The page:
• panels have limited organization and supporting details
• repeated errors in basic sentence structure, spelling, punctuation, or grammar often make the writing hard to understand
• panels are unorganized and lack supporting details
Total
Print this Activity

Pixton Activity: American Economics 2 Types of Resources

Featured Layouts

  • Storyboard
  • Mind Map

Instructions

Create a comic comparing renewable and non-renewable resources.

  • Provide several examples for each type of resource (e.g. wood)
  • In the panel title, indicate the resource and whether it's renewable or non-renewable
  • Include an illustration and an explanation as to why that resource falls is renewable or non-renewable

See the rubric for grading guidelines.

Rubric: Types of Resources

Use this interactive rubric for easy, thorough assessment. It can even be used by students for self-assessment!

5 4 3 2 1
Understanding of Concepts • explains with extensive detail
• numerous connections made between concept and activity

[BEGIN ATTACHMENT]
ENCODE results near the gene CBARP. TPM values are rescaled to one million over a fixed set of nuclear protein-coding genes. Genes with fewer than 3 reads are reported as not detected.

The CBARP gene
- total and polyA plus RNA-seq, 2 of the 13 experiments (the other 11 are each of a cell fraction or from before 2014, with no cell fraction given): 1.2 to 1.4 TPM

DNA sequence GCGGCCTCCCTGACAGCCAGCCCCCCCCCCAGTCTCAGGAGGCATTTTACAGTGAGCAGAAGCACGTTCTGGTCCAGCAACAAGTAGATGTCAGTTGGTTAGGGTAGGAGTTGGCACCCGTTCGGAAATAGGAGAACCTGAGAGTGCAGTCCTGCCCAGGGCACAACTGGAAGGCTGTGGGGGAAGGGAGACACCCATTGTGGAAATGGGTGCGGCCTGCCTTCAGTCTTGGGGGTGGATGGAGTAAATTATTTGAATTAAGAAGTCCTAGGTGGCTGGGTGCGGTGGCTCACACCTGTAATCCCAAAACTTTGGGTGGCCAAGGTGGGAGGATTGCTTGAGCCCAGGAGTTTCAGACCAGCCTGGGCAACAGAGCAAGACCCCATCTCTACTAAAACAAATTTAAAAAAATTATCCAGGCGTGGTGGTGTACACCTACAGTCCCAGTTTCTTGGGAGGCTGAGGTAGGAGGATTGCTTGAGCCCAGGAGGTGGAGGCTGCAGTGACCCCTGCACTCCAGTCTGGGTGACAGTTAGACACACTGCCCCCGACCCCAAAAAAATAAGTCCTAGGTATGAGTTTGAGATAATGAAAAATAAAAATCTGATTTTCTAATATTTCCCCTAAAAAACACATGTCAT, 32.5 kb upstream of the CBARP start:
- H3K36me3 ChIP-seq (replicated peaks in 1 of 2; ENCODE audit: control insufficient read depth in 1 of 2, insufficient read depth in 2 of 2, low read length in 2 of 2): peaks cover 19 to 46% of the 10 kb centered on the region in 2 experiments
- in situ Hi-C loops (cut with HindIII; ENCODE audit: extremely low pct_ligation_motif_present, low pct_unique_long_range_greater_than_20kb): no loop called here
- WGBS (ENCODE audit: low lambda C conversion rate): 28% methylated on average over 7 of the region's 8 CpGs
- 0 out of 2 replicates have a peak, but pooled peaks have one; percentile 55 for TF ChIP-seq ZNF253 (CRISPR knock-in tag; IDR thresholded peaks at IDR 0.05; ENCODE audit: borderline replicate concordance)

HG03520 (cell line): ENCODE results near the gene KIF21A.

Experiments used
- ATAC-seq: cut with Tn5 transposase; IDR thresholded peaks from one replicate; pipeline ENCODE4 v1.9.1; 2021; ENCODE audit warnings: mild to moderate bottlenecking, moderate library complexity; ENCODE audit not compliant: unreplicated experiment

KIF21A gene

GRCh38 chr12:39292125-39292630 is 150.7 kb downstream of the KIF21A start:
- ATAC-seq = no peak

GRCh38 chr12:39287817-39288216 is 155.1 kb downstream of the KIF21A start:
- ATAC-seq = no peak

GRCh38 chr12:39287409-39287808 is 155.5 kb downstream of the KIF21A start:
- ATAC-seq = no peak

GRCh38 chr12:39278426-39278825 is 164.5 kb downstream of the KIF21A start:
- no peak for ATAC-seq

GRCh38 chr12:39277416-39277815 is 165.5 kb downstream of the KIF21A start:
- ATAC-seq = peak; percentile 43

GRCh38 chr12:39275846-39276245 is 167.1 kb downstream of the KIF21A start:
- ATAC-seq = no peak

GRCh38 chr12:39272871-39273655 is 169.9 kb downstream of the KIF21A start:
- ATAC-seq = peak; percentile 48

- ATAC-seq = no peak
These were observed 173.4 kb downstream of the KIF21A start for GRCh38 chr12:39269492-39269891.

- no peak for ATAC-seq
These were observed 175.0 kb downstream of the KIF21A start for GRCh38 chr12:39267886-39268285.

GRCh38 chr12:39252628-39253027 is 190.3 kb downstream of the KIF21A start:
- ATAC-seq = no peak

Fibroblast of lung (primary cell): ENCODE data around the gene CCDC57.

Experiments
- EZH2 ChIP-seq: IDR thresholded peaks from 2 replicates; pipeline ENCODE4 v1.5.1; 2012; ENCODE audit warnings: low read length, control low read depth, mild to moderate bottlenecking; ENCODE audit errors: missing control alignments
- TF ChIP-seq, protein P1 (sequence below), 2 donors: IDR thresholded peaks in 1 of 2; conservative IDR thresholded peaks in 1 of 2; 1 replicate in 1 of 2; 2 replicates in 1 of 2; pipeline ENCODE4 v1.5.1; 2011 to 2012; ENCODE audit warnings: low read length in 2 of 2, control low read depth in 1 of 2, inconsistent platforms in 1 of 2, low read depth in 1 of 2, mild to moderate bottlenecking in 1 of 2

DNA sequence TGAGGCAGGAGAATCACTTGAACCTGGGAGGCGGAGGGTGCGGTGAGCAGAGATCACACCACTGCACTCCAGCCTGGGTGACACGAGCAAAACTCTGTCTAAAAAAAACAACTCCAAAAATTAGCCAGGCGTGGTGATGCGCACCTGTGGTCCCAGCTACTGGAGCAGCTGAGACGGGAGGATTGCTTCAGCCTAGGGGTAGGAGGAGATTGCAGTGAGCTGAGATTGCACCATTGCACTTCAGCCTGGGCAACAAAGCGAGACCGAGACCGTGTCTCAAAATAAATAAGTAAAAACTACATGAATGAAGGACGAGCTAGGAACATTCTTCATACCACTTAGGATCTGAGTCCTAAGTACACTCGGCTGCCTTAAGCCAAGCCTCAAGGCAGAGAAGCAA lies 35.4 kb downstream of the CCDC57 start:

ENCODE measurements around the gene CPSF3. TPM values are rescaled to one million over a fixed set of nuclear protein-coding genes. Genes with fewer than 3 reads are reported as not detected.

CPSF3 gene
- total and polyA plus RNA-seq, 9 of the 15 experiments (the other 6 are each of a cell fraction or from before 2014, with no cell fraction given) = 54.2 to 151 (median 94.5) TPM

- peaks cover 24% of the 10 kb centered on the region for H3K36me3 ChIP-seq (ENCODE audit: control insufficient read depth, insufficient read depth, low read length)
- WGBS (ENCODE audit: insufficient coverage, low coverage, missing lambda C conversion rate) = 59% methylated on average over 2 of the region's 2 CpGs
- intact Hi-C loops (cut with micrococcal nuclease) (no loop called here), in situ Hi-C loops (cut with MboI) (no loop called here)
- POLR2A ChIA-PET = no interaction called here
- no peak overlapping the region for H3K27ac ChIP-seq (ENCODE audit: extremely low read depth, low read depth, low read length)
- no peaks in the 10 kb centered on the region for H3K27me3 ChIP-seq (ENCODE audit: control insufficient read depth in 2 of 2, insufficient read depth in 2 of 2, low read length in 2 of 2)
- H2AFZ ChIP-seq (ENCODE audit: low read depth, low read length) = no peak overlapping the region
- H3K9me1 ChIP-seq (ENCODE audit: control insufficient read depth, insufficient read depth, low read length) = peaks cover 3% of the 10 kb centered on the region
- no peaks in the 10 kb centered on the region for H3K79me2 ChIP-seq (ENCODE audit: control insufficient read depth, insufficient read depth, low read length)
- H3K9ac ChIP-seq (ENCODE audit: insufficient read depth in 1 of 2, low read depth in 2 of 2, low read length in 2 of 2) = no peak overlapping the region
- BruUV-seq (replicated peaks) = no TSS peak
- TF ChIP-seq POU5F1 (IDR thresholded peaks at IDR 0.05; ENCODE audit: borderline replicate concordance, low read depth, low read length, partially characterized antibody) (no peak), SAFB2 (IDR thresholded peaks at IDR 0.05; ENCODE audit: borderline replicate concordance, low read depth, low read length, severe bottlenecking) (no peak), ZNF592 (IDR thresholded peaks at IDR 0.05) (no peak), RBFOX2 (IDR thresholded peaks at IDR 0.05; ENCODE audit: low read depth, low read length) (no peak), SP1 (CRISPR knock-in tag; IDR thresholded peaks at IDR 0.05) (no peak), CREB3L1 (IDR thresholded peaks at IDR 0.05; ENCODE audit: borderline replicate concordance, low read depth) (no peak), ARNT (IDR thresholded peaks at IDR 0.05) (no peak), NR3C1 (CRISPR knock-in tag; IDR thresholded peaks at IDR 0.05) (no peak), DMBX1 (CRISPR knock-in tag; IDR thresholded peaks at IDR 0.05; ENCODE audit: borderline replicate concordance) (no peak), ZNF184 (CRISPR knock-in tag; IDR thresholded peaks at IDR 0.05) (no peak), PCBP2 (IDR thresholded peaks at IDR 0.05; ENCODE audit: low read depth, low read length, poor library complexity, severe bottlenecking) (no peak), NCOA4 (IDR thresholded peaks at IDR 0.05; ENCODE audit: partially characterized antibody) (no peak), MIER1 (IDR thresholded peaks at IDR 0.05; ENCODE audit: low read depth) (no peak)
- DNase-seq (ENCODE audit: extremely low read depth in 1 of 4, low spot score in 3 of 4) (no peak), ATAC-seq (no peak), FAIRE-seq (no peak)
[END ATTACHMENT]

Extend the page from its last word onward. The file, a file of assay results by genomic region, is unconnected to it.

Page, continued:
• illustrations and descriptions are comprehensive
• explains with detail
• considerable connections made between concept and activity
• illustrations and descriptions have purpose
• explains with sufficient detail
• several connections made between concept and activity
• illustrations and descriptions have basic purpose
• explains with limited detail
• limited connections made between concept and activity
• illustrations and descriptions have little purpose
• explains with no detail
• very few connections made between concept and activity
• illustrations and descriptions have no purpose
Inquiry/Research Skills • Extensive use of details; support from a wide variety of sources
• Facts are accurate and complete
• Source are accurately listed
• Considerable use of details; support from several sources
• Facts are accurate
• Sources are accurately listed
• Includes several relevant details; basic use of sources
• Facts are consistent
• Sources listed
• Some relevant details included; sources are limited
• Facts contain some inaccuracies
• No sources listed
• Very few relevant use of details
• Facts are inaccurate or false
• No sources listed
Communication • excellent communication of ideas
• statements are dynamic with extensive development
• descriptions are purposeful and well organized
• effective communication of ideas
• statements are powerful with appropriate development
• descriptions are concise and organized
• sufficient communication of ideas
• statements are consistent with increasing development